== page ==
THE CALL OF THE MARGINS, THE CRISIS OF THE CENTER

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By Aurelio Solver Agcaoili

U of Hawaii at Manoa
Presented at the 8th Nakem International Conference on ‘The Center from the Margins,’ U of Hawaii at Manoa, Nov 14-16, 2013
 
“The Call of the Margins, The Crisis of the Center”
 
 
The argument of my presentation is simple: that in a state such as the Philippines, a state marked by multiplicity, there is no place for the fascistic notion of a nation-state built upon the 19th century notion of state and the search for a proverbial ‘national language’ at the expense of other languages of the multi-nation state.
 
Let me be clear with my concepts: Multiplicity is meant the quality of being various, many, manifold, or multiple. Fascism’s many components is ‘the belief of the supremacy of one language, or one ethnic group’ over other languages or ethnic groups in a political body, or state.  ‘National language’ is the language imposed upon a people by law, by instruments of the law, and by the cultural and educational institutions and apparatuses of the state that believes in that fascistic component of the supremacy of one language.
 
The issue of multiplicity in the Philippines, as well as in the United States, and many other countries for that matter is a fact.
 
There is not only a single Philippines, with just in the center.
 
There is, at the very least, per Ethnologue data (retrieved August 15, 2013), we have 185 languages in the Philippines, with 4 already extinct (based on estimate of Wurm 2007), Crystal 2003, Lobel 2004, 2005, 2012). This leaves us with 181 living languages but with this situation per Ethnologue: 43 are institutional, 70 developing, 45 vigorous, 13 in trouble, 10 dying.
 
We are not going to look too far for the reasons of this terrible situation of the Philippine languages: except for Tagalog (also known as P/Filipino, and English), there has never been public appreciation, valuing, respect, and recogntion of the importance of these community languages by the government. This attitude is the same attitude of all countries that are obsessed with coming up with its own ‘national’ language as a symbol of its being a nation. We forget that nationhood is not in the language, but in the collective commitment of people to bind themselves and for a union, and from that union, presumably a state would be created, with the state making it sure that the good of everyone, what we call in Latin as summun bonum, is protected and assured.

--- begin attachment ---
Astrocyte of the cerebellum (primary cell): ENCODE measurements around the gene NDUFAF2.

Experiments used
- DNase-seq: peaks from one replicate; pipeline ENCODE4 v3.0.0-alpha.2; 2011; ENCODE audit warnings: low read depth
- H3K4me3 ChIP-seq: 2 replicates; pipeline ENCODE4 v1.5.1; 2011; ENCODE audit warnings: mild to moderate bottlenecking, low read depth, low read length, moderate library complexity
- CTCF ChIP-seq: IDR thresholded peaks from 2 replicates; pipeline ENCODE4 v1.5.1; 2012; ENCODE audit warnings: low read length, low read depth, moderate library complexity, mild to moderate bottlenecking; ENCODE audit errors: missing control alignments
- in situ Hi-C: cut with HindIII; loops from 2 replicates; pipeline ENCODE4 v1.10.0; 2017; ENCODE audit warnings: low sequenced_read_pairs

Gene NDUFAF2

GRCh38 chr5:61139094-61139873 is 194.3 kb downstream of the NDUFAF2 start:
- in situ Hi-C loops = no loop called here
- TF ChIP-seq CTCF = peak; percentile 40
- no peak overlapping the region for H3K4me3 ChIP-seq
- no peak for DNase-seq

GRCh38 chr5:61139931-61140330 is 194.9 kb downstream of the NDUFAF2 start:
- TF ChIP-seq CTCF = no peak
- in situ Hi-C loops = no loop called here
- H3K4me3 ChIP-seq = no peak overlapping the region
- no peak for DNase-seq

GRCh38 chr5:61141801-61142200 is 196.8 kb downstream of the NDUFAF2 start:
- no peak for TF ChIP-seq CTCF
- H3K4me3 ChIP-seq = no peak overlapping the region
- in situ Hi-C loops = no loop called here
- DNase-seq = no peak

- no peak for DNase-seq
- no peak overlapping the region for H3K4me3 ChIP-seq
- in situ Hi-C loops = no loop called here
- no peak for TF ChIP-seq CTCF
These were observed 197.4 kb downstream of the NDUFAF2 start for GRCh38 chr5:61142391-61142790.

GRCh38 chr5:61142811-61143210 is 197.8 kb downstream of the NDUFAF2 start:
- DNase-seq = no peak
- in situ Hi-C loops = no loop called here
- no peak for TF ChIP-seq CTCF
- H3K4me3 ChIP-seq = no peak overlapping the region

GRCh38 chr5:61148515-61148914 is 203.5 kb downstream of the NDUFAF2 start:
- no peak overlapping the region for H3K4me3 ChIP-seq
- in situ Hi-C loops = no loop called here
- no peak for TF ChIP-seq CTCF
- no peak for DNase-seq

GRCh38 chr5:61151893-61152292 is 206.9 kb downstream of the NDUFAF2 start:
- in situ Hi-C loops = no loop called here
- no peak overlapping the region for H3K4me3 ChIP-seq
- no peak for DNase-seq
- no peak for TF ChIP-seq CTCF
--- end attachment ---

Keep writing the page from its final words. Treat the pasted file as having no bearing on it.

The summum bonum—the highest good or the common good—is the primus motor of the building of a society. Why build a society when the rights of everyone, when the good of everyone, is not protected? One might as well live in the mountains, or in the wildness and do a Henry David Thoreau and create our own Walden Pond. 
 
I will argue that the evolution of the national language is a bad concept, a bad ideology, and an anti-people provision of human rights, and if by human rights here we mean the rights of people to their sense of the good life, to their person, their property, and their sense of freedom.  The 19th century ideal of a ‘nation’—an ideal borrowed from the Italian, Spanish, German, English, and French sources—is a phantasmagoric dream and a case of that which is surreal.
 
What happens with this borrowing of templates—of the wrong models of nation-building—is a repeat of the same horrific acts of these countries, acts that are tantamount to the suppression of the basic rights of peoples to their languages. Let us take France, one of the countries that would fight to death the maintenance of French as its official language. It has this situation: it has 25 languages, 2 of these already extinct. Of the 23 living languages: 5 are institutional, 11 developing, 3, vigorous, 2 in trouble, and 2 dying.  Considering that France is the country of ‘egalite, franternite, and liberte’, I wonder where the contradictions lay—if at all there is—in officializing only one, and with the rest remaining in the margins or in the periphery?